How many different types of lettuce can you name? Which type of lettuce has the most nutrition? The least? You may be surprised!
All types of lettuce are largely water, ranging 84-96% water by weight. All are low in calories, with 4-10 calories per cup. No lettuce contains fat or cholesterol. Each type has <1 to 2 grams carbohydrate and 0.3 to 1.6 grams fiber per cup. All types of lettuce are naturally low in sodium, containing 20g or less sodium per cup – except for spinach (24g sodium per cup) and chard (77mg sodium per cup).
Most vegetables, including lettuce, are low in protein. No type of lettuce contains more than 2 grams of protein per cup.
The most nutrient-dense type of lettuce is spinach: it has 4.5% DV* for iron, 5.7 %DV for magnesium, 14.5 %DV folate, 15.6 %DV vitamin A, 9.3 %DV vitamin C, 120.8 %DV vitamin K.
Health benefits of regularly including lettuce in your food choices:
Eating salads that contain a variety of types of lettuce is associated with several health benefits, including higher nutrient intake, consuming fewer calories, and slower cognitive decline associated with aging.
A 24-hour food recall of over 9,000 adults age 20 years and older between 2011 and 2014 showed that people who ate salad had higher intakes of fiber, total fat, unsaturated fatty acids, vitamins A, B-6, C, E, K, folate, choline, magnesium, potassium, and sodium than people who did not include a salad that day.
A small study with 46 women showed that including a salad either with the meal, or right before the meal as a first course, reduced the amount of total calories consumed at that meal by 11% and also increased daily vegetable consumption by 23%.
A prospective study of over 900 participants age 58-99 years in the Memory and Aging Project showed that consuming 1 serving of green leafy vegetables each day decreased cognitive decline to the equivalent of being 11 years younger.
What are the major nutrients in lettuce?
Vitamin A: A fat-soluble vitamin involved in immune function, cellular communication, growth and development, and male and female reproduction. Vitamin A supports cell growth and differentiation, playing a critical role in the normal formation and maintenance of the heart, lungs, eyes, and other organs. Vitamin A is also critical for vision. The %DV is 900 mcg RAE.
Vitamin K: A fat-soluble vitamin present primarily in green leafy vegetables. Vitamin K is required for blot to clot normally. It can have serious and potentially dangerous interaction with anticoagulants such as warfarin (Coumadin®) and people on this medication are usually advised to maintain a consistent daily intake of leafy green vegetables that are the primary source of Vitamin K. The %DV is 120 mcg.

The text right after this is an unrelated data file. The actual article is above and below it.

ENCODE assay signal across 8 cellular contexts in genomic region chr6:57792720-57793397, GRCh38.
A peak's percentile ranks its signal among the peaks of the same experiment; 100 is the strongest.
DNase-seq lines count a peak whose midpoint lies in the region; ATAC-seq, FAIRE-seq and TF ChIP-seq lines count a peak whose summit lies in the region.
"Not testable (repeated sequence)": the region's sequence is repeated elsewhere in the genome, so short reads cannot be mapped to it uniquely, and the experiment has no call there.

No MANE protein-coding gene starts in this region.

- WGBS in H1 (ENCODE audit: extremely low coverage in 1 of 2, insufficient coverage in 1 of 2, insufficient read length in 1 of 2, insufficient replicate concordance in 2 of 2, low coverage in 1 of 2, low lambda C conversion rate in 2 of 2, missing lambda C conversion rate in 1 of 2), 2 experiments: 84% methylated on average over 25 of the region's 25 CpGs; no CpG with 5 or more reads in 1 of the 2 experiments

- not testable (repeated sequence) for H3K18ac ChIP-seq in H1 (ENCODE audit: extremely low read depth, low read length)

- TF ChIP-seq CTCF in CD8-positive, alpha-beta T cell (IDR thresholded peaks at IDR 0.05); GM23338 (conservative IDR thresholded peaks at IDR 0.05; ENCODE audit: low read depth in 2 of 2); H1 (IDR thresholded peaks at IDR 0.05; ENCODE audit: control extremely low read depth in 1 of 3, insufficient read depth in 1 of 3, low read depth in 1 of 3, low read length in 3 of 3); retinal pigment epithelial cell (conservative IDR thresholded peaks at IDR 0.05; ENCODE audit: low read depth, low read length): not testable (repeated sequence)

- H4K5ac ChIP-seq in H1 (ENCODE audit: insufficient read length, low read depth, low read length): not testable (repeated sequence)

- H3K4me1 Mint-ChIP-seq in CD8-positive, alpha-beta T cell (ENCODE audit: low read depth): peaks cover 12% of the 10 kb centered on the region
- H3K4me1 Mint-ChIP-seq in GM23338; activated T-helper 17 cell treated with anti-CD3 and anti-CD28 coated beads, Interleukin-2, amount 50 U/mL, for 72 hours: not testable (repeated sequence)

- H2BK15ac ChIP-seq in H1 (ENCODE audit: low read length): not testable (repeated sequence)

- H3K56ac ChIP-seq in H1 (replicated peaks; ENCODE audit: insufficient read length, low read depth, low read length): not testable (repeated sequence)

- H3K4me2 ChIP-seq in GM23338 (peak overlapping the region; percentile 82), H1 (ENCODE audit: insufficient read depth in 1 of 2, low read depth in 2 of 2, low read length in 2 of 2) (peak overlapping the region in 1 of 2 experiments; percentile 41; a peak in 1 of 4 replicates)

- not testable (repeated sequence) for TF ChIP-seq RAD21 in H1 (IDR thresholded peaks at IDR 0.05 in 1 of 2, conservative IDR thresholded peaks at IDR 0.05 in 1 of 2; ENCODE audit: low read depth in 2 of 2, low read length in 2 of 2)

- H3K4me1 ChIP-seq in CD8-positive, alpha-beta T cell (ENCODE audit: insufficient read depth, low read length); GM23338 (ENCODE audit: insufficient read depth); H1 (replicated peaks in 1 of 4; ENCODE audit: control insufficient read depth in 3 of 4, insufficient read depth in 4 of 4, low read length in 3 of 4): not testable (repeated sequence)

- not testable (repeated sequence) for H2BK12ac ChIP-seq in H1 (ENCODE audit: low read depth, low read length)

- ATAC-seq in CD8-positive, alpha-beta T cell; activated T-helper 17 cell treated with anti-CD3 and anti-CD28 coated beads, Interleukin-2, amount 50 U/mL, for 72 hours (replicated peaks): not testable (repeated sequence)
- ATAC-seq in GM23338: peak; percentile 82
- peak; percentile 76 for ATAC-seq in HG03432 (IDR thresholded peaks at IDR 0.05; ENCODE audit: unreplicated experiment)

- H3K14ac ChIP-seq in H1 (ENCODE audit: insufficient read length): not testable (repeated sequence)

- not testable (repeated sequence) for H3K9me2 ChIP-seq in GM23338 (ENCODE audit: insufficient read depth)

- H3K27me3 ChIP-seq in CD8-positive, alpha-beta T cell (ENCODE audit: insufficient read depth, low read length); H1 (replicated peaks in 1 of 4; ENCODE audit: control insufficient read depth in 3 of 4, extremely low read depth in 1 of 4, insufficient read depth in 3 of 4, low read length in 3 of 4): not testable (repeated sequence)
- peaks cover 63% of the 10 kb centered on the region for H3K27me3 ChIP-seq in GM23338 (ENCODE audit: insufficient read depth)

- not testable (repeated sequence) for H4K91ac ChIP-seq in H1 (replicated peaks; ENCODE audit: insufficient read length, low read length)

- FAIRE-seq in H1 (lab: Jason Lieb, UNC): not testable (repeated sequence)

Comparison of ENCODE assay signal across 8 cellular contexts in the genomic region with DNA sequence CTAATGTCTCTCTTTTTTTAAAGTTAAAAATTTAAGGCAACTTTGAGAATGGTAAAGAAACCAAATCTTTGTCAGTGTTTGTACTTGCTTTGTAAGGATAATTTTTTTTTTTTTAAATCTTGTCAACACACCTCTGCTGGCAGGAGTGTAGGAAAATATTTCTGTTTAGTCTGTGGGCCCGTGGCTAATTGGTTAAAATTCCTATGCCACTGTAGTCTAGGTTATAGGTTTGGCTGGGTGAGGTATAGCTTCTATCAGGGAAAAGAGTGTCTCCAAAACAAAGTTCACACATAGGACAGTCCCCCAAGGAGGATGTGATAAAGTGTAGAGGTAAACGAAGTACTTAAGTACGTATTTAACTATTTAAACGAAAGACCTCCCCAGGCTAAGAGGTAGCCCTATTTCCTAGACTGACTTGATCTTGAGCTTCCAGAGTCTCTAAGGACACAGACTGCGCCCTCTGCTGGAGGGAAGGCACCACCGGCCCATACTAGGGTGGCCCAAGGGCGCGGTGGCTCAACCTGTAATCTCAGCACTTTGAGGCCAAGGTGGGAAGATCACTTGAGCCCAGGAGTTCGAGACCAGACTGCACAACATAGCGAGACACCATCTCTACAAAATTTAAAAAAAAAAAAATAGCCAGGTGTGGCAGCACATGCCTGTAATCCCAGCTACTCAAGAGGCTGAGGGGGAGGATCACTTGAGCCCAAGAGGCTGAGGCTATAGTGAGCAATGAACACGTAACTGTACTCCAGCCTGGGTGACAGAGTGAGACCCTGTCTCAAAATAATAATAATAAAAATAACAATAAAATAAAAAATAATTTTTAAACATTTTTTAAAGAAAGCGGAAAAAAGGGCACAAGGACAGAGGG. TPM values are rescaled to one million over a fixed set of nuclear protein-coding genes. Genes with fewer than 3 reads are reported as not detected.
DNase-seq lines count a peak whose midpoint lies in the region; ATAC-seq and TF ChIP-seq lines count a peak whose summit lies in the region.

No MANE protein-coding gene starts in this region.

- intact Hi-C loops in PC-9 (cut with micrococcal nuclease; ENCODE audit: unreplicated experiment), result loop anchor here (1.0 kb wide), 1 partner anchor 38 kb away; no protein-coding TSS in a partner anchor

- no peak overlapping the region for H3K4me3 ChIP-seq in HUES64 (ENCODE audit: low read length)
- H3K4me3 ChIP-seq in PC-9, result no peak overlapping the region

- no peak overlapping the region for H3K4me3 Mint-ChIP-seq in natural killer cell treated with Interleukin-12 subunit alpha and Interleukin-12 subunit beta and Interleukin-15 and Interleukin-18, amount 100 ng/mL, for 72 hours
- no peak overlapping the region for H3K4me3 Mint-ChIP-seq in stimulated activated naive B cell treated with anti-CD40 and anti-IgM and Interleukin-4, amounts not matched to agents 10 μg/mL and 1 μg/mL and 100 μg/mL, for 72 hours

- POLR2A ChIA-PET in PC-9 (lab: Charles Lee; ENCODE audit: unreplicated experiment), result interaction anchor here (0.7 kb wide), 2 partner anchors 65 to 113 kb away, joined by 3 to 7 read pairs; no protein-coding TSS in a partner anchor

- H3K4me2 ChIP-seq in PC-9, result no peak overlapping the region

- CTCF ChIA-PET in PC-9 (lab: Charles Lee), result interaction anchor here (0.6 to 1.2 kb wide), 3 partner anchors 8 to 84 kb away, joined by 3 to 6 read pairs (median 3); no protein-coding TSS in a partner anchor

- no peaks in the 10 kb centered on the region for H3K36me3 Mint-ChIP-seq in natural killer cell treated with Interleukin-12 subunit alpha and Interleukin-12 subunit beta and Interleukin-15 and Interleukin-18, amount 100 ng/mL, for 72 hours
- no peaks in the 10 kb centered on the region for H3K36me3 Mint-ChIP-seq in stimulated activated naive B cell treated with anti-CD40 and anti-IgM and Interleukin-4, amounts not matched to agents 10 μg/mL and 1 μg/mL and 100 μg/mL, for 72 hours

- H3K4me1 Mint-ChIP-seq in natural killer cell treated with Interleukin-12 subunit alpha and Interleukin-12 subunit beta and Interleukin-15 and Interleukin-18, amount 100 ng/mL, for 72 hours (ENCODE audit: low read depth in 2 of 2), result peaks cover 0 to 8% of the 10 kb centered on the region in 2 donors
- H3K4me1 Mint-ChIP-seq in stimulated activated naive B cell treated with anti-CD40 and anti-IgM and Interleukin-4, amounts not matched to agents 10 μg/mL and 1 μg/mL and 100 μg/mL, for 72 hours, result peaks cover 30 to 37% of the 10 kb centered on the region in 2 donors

Folate: A water-soluble vitamin important in RNA and DNA production and metabolism of several amino acids. Groups of people potentially at risk for not consuming enough folate include people with alcohol use disorder and pregnant women. The %DV is 400 mcg DFE.
Lutein and zeaxanthin: The predominant class of antioxidants called carotenoids which accumulate in the retina of the eye. There is much research on the role these antioxidants play in preventing and/or slowing the progression of age-related macular degeneration (AMD), the leading cause of blindness in older adults.
Take an in-depth look at the many types of lettuce, along with fun ways to incorporate it into your eating pattern, in the post The 12 Types of Lettuce.
By Lynn Grieger, RDN, CDCES, CPT, CWHC
- Lettuce Nutrition. https://lettuceinfo.org/lettuce-nutrition/ accessed 4-26-22
- Hoy MK, Sebastian RS, Goldman JD, Wilkinson Enns C, Moshfegh AJ. Consuming Vegetable-Based Salad Is Associated with Higher Nutrient Intakes and Diet Quality among US Adults, What We Eat in America, National Health and Nutrition Examination Survey 2011-2014. J Acad Nutr Diet. 2019 Dec;119(12):2085-2092. doi: 10.1016/j.jand.2019.04.018. Epub 2019 Jul 2. PMID: 31278048.
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- Morris MC, Wang Y, Barnes LL, Bennett DA, Dawson-Hughes B, Booth SL. Nutrients and bioactives in green leafy vegetables and cognitive decline: Prospective study. Neurology. 2018 Jan 16;90(3):e214-e222. doi: 10.1212/WNL.0000000000004815. Epub 2017 Dec 20. PMID: 29263222; PMCID: PMC5772164.
- Vitamin A and Carotenoids. Fact Sheet for Health Professionals. https://ods.od.nih.gov/factsheets/VitaminA-HealthProfessional/ updated 3-23-22; accessed 4-28-22.
- Vitamin K. Fact Sheet for Health Professionals. https://ods.od.nih.gov/factsheets/VitaminK-HealthProfessional/ updated 3-29-21; accessed 4-28-22.
- Folate. Fact Sheet for Health Professionals. https://ods.od.nih.gov/factsheets/Folate-HealthProfessional/ updated 3-29-21; accessed 4-28-22.
- Eisenhauer B, Natoli S, Liew G, Flood VM. Lutein and Zeaxanthin-Food Sources, Bioavailability and Dietary Variety in Age-Related Macular Degeneration Protection. Nutrients. 2017;9(2):120. Published 2017 Feb 9. doi:10.3390/nu9020120
- Daily Value and Percent Daily Value. Changes on the New Nutrition and Supplement Facts Labels. https://www.fda.gov/media/135301/download published March 2020; accessed 4-28-22.
- The Basics of the Nutrition Facts Label. Academy of Nutrition and Dietetics. Sarah Klemm, RDN, CD, LDN. https://www.eatright.org/food/nutrition/nutrition-facts-and-food-labels/the-basics-of-the-nutrition-facts-label published 3-4-22; accessed 4-28-22.
* Food labels list the percent daily value, or %DV to clearly show how one portion of a particular food contributes to the daily needs for several individual nutrients. An excellent source contains at least 20% of the %DV for that nutrient and a good source contains 10-19% of the %DV for that nutrient.
Stephanie Ronco has been editing for Food and Health Communications since 2011. She graduated from Colorado College magna cum laude with distinction in Comparative Literature. She was elected a member of Phi Beta Kappa in 2008.